Byron York’s article about the “Democrats’ Colonel Vindman problem” highlights the things that Col. Vindman said that might hurt Democrats by the time Democrats wrap up Col. Vindman’s public testimony. Of particular interest to Republicans will be Col. Vindman’s verification of the July 25th Trump-Zelenskiy phone call.

Democrats have suggested that the rough transcript was doctored by the White House. Though that hasn’t gotten much traction, it’s still out there. Col. Vindman put that to rest.

Another problem that Democrats have comes from John Ratcliffe’s cross-examination of Col. Vindman:

“I’m trying to find out if you were reporting it because you thought there was something wrong with respect to policy or there was something wrong with respect to the law,” Ratcliffe said to Vindman. “And what I understand you to say is that you weren’t certain that there was anything improper with respect to the law, but you had concerns about U.S. policy. Is that a fair characterization?”

“So I would recharacterize it as I thought it was wrong and I was sharing those views,” Vindman answered. “And I was deeply concerned about the implications for bilateral relations, U.S. national security interests, in that if this was exposed, it would be seen as a partisan play by Ukraine. It loses the bipartisan support. And then for — ” “I understand that,” Ratcliffe said, “but that sounds like a policy reason, not a legal reason.”

Saying that you’re worried about the conversation sounds ominous. Without pinning the source of the concern down, it might mean that Col. Vindman was worried for legal reasons. That’s certainly how Democrats tried portraying it. Rep. Ratcliffe’s cross-examination pinned that down as policy concern. That matters because you don’t impeach sitting presidents over policy disagreements. That’s a dispute best settled with elections, not impeachment.

This back-and-forth highlights another problem for Democrats:

At another point, Castor asked Vindman whether he was interpreting Trump’s words in an overly alarmist way, especially when Vindman contended that Trump issued a “demand” to Zelensky. “The president in the transcript uses some, you know, words of hedging from time to time,” Castor said. “You know, on page 3, he says ‘whatever you can do.’ He ends the first paragraph on page 3, ‘if that’s possible.’ At the top of page 4, ‘if you could speak to him, that would be great.’ ‘So whatever you can do.’ Again, at the top of page 4, ‘if you can look into it.’ Is it reasonable to conclude that those words hedging for some might, you know, lead people to conclude that the president wasn’t trying to be demanding here?”

“I think people want to hear, you know, what they have as already preconceived notions,” Vindman answered, in what may have been one of the more revealing moments of the deposition. “I’d also point your attention to ‘whatever you can do, it’s very important to do it if that’s possible.'” “‘If that’s possible,'” Castor stressed. “Yeah,” said Vindman. “So I guess you can interpret it in different ways.”

That isn’t a demand as much as it’s a petition or request. There’s lots of literary distance between demand and request. In fact, they’re close to being opposites. Saying that President Trump demanded an investigation is provocative. Saying that President Trump requested help with something doesn’t sound provocative.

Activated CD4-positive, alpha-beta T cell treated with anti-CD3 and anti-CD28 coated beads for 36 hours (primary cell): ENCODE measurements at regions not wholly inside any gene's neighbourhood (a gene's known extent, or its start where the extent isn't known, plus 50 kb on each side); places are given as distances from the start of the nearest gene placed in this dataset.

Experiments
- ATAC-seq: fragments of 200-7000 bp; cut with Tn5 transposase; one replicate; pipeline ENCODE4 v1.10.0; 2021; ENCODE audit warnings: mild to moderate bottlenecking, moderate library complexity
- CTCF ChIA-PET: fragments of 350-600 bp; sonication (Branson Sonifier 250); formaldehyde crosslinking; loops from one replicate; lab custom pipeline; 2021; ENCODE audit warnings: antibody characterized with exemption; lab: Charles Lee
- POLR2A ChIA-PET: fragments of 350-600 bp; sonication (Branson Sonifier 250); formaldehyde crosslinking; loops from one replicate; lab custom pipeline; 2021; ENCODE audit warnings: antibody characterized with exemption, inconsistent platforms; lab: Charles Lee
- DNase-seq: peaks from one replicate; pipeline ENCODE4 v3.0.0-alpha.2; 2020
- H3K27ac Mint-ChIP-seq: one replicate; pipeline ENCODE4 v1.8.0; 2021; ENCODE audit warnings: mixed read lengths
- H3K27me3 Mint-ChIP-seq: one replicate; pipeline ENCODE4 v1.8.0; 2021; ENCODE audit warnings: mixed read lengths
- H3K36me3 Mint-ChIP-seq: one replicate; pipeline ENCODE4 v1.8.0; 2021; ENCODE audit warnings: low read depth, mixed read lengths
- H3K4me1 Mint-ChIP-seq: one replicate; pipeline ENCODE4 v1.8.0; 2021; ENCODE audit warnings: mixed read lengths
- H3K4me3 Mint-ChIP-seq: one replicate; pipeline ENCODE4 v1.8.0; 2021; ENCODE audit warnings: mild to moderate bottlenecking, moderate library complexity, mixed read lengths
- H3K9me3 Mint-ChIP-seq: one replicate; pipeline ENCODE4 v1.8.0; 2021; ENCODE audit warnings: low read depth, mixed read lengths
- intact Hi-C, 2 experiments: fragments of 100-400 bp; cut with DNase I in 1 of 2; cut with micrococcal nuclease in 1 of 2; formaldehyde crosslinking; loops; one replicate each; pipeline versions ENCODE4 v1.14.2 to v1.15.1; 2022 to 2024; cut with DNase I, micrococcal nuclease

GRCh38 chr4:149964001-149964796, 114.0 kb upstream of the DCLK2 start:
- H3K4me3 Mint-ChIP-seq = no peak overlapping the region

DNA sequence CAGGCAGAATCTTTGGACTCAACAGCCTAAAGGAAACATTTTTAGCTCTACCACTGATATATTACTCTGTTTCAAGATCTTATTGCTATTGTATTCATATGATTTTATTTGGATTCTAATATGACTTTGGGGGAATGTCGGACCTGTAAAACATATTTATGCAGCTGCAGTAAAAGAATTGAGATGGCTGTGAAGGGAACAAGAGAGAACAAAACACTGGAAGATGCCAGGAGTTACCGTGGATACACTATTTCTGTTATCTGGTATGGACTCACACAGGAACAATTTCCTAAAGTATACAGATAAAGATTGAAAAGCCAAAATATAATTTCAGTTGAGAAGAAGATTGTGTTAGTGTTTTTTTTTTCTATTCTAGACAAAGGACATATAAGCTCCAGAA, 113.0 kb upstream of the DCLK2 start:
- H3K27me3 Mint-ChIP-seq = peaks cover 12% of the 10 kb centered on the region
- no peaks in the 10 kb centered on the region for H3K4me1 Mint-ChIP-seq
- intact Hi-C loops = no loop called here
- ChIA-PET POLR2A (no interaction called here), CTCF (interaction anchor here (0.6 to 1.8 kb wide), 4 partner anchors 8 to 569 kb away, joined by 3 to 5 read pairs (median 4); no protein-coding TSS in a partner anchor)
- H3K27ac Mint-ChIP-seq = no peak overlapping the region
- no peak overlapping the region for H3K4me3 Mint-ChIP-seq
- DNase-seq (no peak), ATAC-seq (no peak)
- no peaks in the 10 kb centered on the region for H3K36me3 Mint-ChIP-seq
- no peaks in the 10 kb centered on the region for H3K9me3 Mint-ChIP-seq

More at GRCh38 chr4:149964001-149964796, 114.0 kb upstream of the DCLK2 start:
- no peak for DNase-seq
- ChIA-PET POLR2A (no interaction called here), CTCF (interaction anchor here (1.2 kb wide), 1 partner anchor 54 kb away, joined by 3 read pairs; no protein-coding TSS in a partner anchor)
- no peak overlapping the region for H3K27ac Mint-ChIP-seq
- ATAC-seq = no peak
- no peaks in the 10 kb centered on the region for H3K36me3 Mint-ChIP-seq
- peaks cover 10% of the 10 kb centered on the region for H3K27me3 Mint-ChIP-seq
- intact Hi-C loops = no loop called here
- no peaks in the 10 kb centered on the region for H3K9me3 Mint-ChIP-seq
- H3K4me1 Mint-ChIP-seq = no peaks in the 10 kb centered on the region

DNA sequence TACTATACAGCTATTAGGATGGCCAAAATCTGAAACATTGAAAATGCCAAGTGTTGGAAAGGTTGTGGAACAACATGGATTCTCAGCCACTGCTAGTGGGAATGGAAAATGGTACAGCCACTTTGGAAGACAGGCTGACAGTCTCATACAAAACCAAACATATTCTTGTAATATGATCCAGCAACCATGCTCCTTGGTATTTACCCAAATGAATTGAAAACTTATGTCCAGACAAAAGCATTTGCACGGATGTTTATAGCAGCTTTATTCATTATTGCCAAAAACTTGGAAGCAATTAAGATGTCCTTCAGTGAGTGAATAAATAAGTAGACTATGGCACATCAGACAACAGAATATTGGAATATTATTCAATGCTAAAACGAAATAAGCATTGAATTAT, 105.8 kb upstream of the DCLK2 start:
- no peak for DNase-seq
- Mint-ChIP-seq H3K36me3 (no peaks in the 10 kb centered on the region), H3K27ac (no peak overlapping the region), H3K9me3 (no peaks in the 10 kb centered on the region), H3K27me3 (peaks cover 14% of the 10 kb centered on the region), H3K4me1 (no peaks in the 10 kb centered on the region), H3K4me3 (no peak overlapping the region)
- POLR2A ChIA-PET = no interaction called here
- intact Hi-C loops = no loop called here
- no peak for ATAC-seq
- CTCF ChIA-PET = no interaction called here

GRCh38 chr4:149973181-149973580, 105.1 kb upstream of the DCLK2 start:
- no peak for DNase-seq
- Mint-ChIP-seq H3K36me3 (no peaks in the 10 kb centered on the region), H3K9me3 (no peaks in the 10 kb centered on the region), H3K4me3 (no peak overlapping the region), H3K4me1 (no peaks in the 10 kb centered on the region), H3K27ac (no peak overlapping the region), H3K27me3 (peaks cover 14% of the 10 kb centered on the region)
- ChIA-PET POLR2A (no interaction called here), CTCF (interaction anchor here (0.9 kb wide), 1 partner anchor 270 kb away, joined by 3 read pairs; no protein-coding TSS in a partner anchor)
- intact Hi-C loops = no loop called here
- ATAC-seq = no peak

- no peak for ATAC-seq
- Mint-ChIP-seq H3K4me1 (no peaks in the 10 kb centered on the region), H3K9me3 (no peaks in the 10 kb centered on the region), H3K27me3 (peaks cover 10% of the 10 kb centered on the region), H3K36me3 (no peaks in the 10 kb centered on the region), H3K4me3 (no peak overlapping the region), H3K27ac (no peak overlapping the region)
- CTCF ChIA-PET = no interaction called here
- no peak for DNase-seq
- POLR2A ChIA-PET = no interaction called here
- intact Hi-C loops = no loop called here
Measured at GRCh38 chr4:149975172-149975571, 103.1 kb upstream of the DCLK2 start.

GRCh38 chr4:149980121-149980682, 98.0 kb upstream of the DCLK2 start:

That’s why Democrats intentionally chose the word demand. It isn’t surprising that Democrats used the provocative-sounding word considering the fact that they’re trying a weak case. You might even say that Democrats are trumping up the accusations because they know that the evidence doesn’t get them there. Then there’s this:

Vindman portrayed himself as the man to see on the National Security Council when it came to issues involving Ukraine. “I’m the director for Ukraine,” he testified. “I’m responsible for Ukraine. I’m the most knowledgeable. … Yet at times there were striking gaps in Vindman’s knowledge of the subject matter. He seemed, for instance, distinctly incurious about the corruption issues in Ukraine that touched on Joe and Hunter Biden.

“What do you know about Zlochevsky, the oligarch that controls Burisma?” asked Castor. “I frankly don’t know a huge amount,” Vindman said. “Are you aware that he’s a former Minister of Ecology”? Castor asked, referring to a position Zlochevsky allegedly used to steer valuable government licenses to Burisma. “I’m not,” said Vindman.

“Are you aware of any of the investigations the company has been involved with over the last several years?” “I am aware that Burisma does have questionable business dealings,” Vindman said. “That’s part of the track record, yes.”

If that’s the NSC’s definition of an expert, we should be worried. I’d make an exception if Col. Vindman was holding his cards close to his vest. I suspect that’s what Lt. Col. Vindman was doing.

Schiff steps in it

“Both those parts of the call, the request for investigation of Crowd Strike and those issues, and the request for investigation of the Bidens, both of those discussions followed the Ukraine president saying they were ready to buy more Javelins. Is that right?” asked Schiff.

Mr. Schiff just stepped in it mightily. An action can’t be both a request and a demand. Those words are close to being opposites definition-wise.

For the record, it’s obvious from President Trump’s softened language that request is the accurate word. Demand is a stretch.

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